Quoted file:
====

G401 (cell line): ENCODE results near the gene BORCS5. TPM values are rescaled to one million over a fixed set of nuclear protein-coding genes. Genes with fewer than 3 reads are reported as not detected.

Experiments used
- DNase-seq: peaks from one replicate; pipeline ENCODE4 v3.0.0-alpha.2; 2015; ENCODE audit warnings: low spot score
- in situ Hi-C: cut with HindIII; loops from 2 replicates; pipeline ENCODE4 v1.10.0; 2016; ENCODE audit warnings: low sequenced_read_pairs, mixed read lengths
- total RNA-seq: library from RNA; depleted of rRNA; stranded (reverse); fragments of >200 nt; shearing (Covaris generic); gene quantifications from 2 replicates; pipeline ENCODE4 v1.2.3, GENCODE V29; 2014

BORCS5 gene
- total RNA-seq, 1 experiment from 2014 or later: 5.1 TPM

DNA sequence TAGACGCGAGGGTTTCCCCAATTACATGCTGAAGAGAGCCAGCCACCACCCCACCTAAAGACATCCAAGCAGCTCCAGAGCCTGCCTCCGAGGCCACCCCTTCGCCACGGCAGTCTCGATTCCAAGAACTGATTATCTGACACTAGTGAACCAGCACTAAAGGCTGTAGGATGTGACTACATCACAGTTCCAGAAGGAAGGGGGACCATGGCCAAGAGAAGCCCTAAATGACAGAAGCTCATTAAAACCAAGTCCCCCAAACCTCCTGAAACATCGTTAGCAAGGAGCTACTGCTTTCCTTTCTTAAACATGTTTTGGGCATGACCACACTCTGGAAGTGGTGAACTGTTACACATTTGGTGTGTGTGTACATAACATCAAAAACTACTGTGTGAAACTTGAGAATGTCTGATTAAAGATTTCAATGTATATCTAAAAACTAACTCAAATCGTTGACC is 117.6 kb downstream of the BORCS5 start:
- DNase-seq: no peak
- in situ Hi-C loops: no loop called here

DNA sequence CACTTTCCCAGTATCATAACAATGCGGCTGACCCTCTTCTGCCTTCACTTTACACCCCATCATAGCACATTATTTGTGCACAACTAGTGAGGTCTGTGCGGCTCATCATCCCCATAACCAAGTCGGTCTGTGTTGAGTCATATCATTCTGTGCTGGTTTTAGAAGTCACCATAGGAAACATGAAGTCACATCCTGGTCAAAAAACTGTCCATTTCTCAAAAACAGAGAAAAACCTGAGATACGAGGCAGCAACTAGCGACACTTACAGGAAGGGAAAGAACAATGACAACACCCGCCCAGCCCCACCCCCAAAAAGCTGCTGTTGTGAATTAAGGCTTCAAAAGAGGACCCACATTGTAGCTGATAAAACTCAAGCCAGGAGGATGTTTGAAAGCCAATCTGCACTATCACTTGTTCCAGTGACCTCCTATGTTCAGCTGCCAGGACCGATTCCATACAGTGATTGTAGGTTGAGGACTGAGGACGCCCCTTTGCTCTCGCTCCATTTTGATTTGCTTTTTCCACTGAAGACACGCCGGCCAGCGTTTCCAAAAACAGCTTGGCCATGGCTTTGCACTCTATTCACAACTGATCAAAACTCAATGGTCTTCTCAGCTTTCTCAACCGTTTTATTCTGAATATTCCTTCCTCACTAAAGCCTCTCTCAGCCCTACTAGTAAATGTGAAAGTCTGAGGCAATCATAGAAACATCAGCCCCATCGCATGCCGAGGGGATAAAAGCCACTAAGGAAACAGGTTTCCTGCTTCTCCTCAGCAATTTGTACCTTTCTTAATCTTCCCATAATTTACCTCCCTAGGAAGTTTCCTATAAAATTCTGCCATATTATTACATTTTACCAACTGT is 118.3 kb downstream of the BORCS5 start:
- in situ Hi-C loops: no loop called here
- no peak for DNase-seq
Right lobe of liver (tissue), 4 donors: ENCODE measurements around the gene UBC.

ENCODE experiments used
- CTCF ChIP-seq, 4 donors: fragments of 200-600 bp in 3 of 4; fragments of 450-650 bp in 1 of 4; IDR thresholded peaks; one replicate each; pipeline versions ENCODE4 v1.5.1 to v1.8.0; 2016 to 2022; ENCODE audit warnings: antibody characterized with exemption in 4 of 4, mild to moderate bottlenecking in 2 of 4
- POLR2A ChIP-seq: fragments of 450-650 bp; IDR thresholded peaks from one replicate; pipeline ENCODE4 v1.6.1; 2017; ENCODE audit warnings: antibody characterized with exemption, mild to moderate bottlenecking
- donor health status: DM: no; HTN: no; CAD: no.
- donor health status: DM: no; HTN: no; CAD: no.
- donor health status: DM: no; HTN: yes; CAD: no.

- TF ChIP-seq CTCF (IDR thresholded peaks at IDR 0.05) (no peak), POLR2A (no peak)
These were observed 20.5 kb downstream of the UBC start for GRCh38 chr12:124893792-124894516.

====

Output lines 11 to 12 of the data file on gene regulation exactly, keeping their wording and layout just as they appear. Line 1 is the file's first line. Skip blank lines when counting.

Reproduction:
DNA sequence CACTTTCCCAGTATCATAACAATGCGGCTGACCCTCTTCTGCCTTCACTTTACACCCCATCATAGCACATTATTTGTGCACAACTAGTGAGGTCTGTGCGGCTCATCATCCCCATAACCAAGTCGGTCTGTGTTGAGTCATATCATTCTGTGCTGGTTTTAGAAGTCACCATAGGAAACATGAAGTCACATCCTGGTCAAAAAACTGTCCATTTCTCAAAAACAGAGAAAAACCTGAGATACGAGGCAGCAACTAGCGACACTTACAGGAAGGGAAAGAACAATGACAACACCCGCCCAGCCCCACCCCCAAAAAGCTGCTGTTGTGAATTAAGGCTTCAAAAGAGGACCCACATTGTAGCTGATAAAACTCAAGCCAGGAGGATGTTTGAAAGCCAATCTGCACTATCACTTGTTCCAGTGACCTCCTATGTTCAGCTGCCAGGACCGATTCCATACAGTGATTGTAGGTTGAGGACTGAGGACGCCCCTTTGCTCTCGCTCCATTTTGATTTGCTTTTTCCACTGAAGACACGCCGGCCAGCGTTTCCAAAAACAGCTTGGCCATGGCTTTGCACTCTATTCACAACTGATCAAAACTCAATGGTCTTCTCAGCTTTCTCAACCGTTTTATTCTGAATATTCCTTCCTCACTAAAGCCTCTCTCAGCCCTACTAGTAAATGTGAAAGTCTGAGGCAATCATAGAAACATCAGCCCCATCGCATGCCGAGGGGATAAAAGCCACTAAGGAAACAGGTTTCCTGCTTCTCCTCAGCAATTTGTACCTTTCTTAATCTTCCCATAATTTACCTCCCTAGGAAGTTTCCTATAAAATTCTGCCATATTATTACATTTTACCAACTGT is 118.3 kb downstream of the BORCS5 start:
- in situ Hi-C loops: no loop called here